FOCUS ON READING
What kind of books do you enjoy reading in you language?
Biographies, thrillers, detective stories, historical books, non-fiction, science fiction, romantic books, short stories, autobiographies.
What do you read in English? Have you ever read Easy readers?
What is an Easy Readers?
Easy Readers are books with simple grammar and vocabulary to help students practice reading in English. There are different levels of difficulty e.g. beginner, elementary, intermediate, etc.
How do I choose a book, which is the right level for me?
Generally, it’s best to choose one, which you can read quickly and enjoy. If you are not sure of the level, read the first page, if there are more than eight words that you don’t know the book is probably too difficult for you to enjoy reading.
What do I do when there are words in the story that I don’t know?
First decide if the word a noun, verb, adjective, etc. then try to guess the meaning from the other words around (=context).
If you can’t guess the meaning, you can either:
a) Continue reading if can still follow the story
b) Check if the words is in the Glossary at the back of the book
c) Use you dictionary.
If you can understand most of the words but can’t follow the story, try to concentrate on the story, stop regularly and ask yourself questions about the story:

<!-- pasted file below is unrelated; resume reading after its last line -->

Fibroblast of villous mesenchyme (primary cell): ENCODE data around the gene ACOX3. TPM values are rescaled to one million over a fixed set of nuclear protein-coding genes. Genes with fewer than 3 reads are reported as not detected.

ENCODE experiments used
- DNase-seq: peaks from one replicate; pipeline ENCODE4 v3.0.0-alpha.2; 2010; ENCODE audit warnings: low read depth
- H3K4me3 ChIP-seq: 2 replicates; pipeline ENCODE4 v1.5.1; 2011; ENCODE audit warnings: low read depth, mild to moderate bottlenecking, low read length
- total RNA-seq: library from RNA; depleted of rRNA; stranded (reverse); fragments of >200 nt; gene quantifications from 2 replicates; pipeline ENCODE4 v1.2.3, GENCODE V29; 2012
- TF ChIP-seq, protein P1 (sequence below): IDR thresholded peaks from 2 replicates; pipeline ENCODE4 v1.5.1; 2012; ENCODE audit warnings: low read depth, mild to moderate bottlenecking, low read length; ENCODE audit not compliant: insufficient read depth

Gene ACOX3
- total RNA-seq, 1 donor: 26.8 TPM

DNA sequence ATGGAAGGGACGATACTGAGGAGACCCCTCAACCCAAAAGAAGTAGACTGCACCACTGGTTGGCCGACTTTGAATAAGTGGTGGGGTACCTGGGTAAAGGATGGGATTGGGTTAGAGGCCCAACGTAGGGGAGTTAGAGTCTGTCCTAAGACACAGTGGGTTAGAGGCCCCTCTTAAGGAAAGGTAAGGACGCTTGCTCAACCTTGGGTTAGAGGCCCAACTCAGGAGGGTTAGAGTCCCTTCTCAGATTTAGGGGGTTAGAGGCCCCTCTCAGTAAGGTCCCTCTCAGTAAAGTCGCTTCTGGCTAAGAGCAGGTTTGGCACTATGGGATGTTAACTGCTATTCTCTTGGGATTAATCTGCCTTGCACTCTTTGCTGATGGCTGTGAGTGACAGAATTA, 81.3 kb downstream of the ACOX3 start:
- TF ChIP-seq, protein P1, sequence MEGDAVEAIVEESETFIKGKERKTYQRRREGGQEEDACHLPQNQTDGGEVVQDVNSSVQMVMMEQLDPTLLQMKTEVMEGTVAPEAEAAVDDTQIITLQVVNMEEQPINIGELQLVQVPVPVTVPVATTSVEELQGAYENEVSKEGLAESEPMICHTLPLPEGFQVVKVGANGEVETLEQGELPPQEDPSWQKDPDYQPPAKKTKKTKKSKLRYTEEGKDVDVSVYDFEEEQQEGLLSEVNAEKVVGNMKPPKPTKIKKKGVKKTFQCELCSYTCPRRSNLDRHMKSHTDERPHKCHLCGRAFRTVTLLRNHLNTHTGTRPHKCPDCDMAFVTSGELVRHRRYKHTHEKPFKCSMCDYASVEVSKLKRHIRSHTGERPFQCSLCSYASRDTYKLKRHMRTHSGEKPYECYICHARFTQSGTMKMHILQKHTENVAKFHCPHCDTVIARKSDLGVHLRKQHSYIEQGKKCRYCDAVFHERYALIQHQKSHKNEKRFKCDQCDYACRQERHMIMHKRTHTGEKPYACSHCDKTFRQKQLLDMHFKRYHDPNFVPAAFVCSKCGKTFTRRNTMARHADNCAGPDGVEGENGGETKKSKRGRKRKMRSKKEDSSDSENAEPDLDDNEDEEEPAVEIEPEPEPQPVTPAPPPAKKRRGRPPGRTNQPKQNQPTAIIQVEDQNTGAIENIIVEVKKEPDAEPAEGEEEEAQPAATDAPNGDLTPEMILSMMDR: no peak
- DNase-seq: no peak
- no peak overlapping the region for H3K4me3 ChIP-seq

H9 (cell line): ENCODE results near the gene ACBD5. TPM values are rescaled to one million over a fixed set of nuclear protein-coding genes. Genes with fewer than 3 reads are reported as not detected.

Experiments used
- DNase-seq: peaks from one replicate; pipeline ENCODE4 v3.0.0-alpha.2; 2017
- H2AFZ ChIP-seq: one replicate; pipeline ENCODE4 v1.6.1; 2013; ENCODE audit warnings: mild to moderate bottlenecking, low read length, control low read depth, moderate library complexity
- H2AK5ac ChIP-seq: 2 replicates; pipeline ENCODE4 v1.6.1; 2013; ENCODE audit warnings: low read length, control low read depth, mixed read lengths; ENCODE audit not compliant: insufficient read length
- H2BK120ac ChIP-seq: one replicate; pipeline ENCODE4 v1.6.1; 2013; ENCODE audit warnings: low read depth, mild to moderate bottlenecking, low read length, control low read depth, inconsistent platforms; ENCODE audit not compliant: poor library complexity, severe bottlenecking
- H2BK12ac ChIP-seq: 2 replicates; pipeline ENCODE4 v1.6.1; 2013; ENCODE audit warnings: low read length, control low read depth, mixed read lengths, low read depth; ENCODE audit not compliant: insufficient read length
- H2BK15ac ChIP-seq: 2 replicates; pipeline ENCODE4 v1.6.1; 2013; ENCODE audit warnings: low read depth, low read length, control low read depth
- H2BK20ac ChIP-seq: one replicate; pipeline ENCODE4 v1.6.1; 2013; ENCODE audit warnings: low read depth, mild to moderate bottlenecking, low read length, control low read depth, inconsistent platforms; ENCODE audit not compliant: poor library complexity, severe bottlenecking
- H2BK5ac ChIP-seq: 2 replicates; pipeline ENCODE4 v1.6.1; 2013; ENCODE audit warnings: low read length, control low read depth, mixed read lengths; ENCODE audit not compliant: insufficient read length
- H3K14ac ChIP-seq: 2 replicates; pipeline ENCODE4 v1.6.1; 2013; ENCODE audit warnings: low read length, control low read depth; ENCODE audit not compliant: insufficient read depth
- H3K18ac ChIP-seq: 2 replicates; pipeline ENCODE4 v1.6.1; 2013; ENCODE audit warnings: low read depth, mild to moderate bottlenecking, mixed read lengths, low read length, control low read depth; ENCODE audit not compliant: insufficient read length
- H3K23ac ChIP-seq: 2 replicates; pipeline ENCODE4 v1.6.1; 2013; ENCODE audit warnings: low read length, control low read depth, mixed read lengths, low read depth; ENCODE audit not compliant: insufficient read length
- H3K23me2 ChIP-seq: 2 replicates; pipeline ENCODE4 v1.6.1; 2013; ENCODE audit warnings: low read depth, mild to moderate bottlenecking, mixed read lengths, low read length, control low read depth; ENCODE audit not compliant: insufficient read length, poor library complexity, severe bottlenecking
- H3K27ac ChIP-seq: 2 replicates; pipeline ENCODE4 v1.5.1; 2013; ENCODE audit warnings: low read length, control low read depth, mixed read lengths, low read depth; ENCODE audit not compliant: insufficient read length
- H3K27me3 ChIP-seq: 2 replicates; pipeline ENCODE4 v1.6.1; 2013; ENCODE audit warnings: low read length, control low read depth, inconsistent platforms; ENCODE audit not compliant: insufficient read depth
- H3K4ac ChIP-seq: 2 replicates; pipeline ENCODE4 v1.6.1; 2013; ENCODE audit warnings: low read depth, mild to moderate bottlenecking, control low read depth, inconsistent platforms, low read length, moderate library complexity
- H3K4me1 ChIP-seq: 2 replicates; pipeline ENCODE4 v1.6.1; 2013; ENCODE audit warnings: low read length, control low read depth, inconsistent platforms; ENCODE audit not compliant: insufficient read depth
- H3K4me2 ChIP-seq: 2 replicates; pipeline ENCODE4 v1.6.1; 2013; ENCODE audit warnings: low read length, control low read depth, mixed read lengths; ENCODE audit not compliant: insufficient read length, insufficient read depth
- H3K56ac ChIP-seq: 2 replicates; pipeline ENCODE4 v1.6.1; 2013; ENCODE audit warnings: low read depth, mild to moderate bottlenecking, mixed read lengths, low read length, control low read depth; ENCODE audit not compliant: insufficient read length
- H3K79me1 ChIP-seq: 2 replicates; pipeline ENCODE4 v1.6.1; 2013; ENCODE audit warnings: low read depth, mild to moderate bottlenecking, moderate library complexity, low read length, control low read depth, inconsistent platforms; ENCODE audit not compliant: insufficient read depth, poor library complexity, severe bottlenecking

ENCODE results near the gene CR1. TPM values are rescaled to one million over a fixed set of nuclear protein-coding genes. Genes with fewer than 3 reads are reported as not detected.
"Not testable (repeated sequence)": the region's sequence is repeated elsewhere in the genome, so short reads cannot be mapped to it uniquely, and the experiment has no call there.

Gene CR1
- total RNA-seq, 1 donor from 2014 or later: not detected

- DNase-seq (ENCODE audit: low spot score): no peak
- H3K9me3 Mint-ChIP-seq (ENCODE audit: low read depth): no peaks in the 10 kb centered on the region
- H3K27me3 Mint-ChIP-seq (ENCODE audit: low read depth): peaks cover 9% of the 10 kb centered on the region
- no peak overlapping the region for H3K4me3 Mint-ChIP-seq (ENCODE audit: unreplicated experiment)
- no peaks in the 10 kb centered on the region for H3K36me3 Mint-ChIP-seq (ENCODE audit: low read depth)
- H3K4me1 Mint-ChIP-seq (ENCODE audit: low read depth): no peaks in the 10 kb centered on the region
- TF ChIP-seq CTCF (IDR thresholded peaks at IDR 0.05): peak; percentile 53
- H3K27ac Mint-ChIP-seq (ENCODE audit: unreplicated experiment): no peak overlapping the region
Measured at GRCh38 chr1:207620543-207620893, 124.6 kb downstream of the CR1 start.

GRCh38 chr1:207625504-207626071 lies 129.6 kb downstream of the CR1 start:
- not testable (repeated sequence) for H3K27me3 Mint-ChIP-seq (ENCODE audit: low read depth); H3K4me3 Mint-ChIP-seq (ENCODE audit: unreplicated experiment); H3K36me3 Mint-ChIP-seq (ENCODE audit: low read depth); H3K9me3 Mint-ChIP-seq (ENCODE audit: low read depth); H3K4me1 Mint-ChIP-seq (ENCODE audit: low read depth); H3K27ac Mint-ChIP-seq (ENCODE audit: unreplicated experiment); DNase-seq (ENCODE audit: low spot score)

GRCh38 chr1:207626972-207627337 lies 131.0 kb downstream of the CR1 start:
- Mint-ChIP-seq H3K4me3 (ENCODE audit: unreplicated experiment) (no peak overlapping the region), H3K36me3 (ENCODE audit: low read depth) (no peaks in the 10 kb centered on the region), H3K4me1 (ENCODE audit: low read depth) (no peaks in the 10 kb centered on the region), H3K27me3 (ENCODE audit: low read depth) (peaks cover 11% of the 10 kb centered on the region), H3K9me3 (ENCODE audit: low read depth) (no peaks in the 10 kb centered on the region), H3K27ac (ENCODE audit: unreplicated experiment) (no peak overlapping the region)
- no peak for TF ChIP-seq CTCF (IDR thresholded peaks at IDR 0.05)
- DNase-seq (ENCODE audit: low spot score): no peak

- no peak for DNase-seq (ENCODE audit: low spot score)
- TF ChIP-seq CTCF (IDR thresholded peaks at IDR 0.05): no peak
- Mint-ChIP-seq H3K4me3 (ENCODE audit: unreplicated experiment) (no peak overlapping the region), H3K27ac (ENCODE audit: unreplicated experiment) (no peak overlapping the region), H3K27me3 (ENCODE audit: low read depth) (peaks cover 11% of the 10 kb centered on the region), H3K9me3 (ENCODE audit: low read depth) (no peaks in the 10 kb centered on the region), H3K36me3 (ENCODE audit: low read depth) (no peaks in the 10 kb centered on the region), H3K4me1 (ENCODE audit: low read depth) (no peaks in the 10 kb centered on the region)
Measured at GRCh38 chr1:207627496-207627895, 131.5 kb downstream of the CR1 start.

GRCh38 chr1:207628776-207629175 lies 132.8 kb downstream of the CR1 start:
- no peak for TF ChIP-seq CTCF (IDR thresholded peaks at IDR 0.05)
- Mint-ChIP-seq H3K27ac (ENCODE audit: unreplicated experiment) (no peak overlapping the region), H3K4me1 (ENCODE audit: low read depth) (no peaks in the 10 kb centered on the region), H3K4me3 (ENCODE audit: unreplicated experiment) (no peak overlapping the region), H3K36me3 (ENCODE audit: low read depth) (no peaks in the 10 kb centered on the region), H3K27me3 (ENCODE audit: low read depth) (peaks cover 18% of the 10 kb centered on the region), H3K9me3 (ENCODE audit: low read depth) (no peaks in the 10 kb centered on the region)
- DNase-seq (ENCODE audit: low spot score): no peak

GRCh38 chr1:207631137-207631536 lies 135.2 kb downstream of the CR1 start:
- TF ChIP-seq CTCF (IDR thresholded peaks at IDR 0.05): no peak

7.3. Who is speaking?
7.4. What are they doing?
7.5. What’s happened?
7.6. What’s going to happen next?
Many Easy Readers include questions to answer after every chapter, to help you check your understanding of the story. Such kinds of books are great way to revise grammar and learn new words.
FOCUS ON WRITING
I. A letter to a pen friend:
1.Put your address in the top right-hand corner (but not your name).
2. Write the date below.
3. Letter always begins with “Dear…”
4. Answer the questions: who are you? Where were you born?
Where do you live? What does your family do? How old are you?
What do you do every day? Why are you learning English?
What do you like doing in your free time? What did you do last summer?
5.Finish the letter with Best wishes or Regards.
6. Sign your name.
Note: if you have forgotten smth. add with PS at the end. You may use commas, contractions.
II. A formal letter/e-mail:
1. Put your address in the top-hand corner (not your name)
2. Put the name and address of the person you are writing on the left, above the greeting
3. Write the date under your address
4. Make sure you begin with “Dear…” and use a formal ending “Yours faithfully” or “ Yours sincerely”
5.Always write “ I look forward for hearing from you’ before the ending
6. Sign your name
7. Write your name in capital letters under the signature
8. Use formal language (Could you…? I would be grateful if you could…)
Note: Don’t use contractions in formal letters.
III. Writing an interview:
1. Write an introductory paragraph by briefly describing where you the interview take place and describe the person.
2. Write the questions first. Four or five will probably be enough. Try to make them lead on from each other. Make the last question smth. about future.